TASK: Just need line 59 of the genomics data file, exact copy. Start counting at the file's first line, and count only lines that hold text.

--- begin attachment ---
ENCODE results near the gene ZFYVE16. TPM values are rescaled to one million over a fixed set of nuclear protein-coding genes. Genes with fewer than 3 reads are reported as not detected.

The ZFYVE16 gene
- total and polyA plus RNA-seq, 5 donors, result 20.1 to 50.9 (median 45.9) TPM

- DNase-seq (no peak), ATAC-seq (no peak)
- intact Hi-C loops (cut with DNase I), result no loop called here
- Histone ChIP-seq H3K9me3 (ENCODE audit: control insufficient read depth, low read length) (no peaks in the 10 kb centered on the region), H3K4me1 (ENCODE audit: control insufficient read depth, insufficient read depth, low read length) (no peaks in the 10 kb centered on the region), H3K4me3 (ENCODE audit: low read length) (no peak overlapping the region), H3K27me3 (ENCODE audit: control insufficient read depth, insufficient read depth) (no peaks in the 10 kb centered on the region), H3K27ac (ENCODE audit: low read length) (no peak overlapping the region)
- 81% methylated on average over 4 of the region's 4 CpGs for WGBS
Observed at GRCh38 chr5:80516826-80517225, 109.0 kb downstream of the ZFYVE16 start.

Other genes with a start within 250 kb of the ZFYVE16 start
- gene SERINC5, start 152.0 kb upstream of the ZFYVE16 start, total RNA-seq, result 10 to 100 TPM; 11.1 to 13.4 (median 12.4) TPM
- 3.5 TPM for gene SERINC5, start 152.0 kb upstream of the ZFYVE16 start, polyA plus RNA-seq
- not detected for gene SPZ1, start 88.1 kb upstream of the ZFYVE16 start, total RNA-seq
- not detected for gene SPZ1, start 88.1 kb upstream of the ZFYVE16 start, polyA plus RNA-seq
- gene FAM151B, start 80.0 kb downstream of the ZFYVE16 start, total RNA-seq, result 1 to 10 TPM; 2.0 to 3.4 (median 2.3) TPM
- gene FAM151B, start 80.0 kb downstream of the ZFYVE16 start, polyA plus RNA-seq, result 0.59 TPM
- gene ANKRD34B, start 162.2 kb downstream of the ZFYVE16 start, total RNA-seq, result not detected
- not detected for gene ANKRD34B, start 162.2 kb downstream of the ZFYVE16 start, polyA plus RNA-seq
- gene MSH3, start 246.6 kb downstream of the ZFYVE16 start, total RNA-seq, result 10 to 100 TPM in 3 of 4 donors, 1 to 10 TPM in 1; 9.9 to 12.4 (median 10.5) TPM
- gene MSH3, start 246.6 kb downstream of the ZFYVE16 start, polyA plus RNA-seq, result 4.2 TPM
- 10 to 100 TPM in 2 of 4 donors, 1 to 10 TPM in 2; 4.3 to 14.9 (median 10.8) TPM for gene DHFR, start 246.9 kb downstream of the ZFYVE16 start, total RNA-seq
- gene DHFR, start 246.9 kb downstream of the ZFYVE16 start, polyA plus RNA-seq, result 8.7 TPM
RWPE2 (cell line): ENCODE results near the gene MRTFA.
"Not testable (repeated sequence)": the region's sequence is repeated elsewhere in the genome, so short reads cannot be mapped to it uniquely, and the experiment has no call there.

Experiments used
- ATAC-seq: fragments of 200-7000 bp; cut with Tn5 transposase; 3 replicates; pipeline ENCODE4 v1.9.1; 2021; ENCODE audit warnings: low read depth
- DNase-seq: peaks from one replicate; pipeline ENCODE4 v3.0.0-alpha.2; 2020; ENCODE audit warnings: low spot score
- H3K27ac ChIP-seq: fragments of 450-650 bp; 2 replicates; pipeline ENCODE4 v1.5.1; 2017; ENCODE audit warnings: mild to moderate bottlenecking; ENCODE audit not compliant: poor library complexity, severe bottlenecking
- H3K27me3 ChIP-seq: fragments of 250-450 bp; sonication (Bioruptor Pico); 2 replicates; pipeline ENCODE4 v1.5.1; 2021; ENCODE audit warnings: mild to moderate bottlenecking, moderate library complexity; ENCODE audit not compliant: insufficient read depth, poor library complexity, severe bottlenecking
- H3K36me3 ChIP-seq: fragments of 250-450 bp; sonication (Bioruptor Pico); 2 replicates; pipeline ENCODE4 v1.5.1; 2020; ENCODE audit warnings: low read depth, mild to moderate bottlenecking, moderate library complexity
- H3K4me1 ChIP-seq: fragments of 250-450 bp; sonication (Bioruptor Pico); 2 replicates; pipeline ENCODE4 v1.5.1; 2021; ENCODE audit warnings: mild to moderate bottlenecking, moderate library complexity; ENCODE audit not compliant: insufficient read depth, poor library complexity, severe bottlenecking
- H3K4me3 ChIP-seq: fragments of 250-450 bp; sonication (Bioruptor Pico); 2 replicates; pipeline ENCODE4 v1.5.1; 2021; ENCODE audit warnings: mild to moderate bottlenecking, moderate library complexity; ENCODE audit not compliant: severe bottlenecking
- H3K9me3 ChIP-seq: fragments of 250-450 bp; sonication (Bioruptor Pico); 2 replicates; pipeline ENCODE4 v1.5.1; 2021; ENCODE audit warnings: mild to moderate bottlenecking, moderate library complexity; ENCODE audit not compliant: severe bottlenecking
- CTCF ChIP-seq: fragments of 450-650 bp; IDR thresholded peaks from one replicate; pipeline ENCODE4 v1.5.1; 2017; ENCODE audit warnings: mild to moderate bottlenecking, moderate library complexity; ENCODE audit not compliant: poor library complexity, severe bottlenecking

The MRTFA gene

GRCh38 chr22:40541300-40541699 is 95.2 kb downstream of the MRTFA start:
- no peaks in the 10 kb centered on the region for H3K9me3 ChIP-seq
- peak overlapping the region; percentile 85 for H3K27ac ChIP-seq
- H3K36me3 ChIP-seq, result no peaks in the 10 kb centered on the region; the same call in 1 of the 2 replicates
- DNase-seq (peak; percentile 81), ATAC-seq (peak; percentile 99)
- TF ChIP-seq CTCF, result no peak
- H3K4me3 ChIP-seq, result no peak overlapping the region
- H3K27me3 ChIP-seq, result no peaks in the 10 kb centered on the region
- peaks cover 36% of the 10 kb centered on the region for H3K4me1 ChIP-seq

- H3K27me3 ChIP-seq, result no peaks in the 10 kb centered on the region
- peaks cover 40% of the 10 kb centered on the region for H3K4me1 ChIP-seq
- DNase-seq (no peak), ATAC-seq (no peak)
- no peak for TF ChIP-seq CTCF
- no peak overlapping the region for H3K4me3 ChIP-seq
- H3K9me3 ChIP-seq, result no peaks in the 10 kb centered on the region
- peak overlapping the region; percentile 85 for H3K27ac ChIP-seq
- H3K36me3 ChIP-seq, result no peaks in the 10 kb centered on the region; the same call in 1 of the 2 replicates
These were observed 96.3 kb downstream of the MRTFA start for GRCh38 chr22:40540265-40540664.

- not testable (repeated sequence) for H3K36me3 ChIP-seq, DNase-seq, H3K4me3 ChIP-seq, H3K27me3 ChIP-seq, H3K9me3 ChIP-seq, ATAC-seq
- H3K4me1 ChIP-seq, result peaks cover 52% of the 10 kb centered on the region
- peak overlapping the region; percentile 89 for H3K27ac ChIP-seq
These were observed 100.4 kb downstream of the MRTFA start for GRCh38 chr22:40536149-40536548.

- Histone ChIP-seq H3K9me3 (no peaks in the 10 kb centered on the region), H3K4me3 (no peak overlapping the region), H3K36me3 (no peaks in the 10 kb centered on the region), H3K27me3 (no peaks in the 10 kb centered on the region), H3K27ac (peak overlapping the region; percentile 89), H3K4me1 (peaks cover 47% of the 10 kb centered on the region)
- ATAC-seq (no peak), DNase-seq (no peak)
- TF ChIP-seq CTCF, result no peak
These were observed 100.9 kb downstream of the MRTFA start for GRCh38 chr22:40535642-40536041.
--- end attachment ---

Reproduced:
- TF ChIP-seq CTCF, result no peak